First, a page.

Before Nigeria’s aviation becomes a laughing stock
Democracy is said to be, amongst other things, a system of political administration that allows for clear choices, for reasoned arguments, for the oiling of the wheels of development. Yet, when one considers some of the things people get up to in Nigeria it becomes imperative to wonder whether, for us, democracy does not mean wrongheadedness. Just one example will suffice to elucidate this problem.
It was announced not long ago that the Nnamdi Azikiwe International Airport, Abuja, one of the busiest airports on the African continent, would be shut down for three months. This announced plan to shut the airport is not because seismologists have suddenly found that the grounds of the airport are faced with imminent devastation due to a natural disaster of the sort of earthquake or landslide or volcanic eruption.
No. Those in charge of matters of aviation plan to shut the Abuja Airport because repairs must be effected on its runway! For the simple reason of repairs, the airport would close for business for upwards of three months while the hundreds of flights that touch down at Abuja would be diverted to Kaduna, some 240 kilometres away! While this curious development leaves the international community wondering about our sense of judgment and sense of priorities, what becomes of the thousands of workers that earn their living at Nnamdi Azikiwe International Airport? Would they be sent packing? Or would they be sent on paid vacation? Or would they be simply forgotten as non-existent commodities?
Outside the obvious economic adversity sure to come from an outright closure of the Abuja Airport, there are other equally gruesome considerations. There are risks associated with shuttling from Abuja and other distant centres of population concentration to Kaduna to board flights. The Abuja-Kaduna highway is particularly prone to vehicular accidents. The contingency of increased usage of that road by travellers to foreign lands usually perceived to be privileged can only excite adventurism and daredevilry in armed robbers and other violent criminals. More than anything else, the incessant killings by herdsmen in southern Kaduna raise the threat to would-be users of the Kaduna Airport by countless notches.
These are dangers that are clearly avoidable. In Biafra during the civil war, the Uli Airport was not closed for a single day despite the fact that it was bombarded almost every night by fighter-bombers of the Nigerian Air Force. Air raids happen this moment and, next moment, trained workers move in and repair all damages, filling craters and leveling up the runway with a solid slate of macadam. That was five decades ago. But in the year 2017, Nigerian authorities are on the verge of closing the country’s Number One connection to the outside world for three months because a runway is to be repaired.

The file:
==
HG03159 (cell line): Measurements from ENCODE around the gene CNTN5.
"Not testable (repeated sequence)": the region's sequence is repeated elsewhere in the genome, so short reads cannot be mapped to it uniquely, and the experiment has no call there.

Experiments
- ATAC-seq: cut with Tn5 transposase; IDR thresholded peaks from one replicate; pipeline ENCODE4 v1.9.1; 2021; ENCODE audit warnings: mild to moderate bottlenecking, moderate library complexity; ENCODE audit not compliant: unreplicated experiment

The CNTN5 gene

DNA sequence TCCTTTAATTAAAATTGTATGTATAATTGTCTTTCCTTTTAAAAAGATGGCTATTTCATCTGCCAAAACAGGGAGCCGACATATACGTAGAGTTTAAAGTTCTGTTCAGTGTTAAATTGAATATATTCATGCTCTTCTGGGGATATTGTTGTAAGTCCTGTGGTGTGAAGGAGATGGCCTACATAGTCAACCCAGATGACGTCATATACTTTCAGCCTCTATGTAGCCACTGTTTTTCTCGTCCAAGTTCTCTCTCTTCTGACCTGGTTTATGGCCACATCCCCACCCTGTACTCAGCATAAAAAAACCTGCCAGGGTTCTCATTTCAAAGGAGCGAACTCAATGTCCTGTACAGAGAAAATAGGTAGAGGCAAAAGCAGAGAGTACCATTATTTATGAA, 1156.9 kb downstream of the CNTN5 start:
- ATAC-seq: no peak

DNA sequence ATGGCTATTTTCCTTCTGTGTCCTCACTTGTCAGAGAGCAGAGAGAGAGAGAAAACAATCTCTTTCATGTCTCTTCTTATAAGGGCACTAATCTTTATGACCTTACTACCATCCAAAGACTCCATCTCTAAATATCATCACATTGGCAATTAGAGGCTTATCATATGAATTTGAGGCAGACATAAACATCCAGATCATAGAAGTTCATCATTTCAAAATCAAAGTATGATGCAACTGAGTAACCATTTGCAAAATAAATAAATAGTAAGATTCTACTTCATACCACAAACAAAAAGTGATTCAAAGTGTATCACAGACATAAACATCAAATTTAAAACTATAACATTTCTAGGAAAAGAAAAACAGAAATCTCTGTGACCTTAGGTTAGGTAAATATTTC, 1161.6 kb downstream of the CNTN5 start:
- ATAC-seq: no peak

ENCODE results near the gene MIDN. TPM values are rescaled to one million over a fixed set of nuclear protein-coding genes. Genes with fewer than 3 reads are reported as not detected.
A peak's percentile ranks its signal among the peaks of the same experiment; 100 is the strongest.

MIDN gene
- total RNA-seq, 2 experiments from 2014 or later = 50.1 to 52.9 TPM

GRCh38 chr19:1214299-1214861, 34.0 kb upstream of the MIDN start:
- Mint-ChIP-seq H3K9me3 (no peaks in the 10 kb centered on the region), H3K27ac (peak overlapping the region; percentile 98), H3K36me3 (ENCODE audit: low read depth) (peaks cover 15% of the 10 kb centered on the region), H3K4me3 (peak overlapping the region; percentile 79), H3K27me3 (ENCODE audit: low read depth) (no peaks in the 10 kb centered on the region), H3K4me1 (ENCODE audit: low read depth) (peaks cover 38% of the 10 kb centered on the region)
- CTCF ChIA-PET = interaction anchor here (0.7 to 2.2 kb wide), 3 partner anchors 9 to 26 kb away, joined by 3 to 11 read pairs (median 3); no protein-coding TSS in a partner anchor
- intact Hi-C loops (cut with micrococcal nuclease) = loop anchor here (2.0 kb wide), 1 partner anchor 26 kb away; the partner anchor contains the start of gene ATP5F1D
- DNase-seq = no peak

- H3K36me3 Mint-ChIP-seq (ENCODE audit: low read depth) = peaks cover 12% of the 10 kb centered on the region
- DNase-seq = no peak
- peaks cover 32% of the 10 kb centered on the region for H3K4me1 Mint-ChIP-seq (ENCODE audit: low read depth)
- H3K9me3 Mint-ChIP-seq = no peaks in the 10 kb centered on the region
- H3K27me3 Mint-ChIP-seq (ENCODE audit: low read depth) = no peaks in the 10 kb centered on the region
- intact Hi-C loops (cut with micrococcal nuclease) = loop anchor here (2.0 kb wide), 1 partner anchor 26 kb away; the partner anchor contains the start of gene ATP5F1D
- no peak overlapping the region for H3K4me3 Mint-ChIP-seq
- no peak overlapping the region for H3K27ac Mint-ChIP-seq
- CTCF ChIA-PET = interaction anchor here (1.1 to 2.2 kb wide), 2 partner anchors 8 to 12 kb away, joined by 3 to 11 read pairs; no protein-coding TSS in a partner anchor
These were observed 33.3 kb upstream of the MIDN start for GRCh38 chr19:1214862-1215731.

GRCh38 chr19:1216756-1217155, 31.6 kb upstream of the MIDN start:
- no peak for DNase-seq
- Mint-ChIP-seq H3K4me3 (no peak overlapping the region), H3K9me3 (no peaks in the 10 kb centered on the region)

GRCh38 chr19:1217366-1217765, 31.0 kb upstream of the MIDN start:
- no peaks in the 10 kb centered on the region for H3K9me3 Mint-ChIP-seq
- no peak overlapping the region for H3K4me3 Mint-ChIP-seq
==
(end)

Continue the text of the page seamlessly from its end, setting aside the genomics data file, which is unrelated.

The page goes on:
It beggars belief. It calls to serious question the sense of judgment of those who purport to direct Nigeria’s affairs. For those who love this country, the shame is overpowering. Yet, there is an urgent necessity to save face, to point to an alternative that is reasonable, viable and bereft of the pointless complications inherent in an entire closure.
The volume of air traffic at Abuja is increasing exponentially. This means that, whether or not our aviation “experts” appreciate it, the construction of a second runway is inevitable sooner rather than later. May we suggest that, instead of embarking on the foolhardy enterprise of shutting down the Abuja Airport, those touting the harebrained venture should spare a thought for the wisdom of the emergency construction of a second runway that could be completed in the three months that has been slated for mere repairs of the existing runway. The main advantage of this option is that, while the new runway is being constructed, the old one would remain operational. Thus, the embarrassing contingency of shutting down an international airport on flimsy grounds would be averted.
The construction of a runway is not exactly a faculty of rocket science. There is nothing in it that is not thoroughly understood by construction companies operating currently in Nigeria. We have been told that a whopping N5 billion is required for repairs on the old runway. People who should know are insisting that a new runway may cost just as much.
Nonetheless, it must be pointed out that the cost of repairing the existing runway and building a new one is not an issue here. I urge the National Assembly to intervene and approve emergency funding, even to the tune of N10 billion at least for the projects. Once this is done, the runways could be ready for use in no more than six weeks. If necessary two construction giants – Julius Berger and CCECC, say, could be awarded the contracts, working from opposite ends.
To recap, this is the argument: Do not shut down the Abuja airport. Construct a second runway. Once it goes into operation, the old one could be repaired. It is the only sensible choice open to us. The Nigerian Airways since went into oblivion, to the eternal embarrassment of the thinking segments of this country. We cannot allow the total closure of the Nnamdi Azikiwe International Airport because a runway is to be patched up. That would make us the world’s laughing stock.
• Prince Nwoko, former member of the Federal House of Representatives, was the chairman of the House Sub-Committee of the Nigerian Civil Aviation Authority (NCAA).
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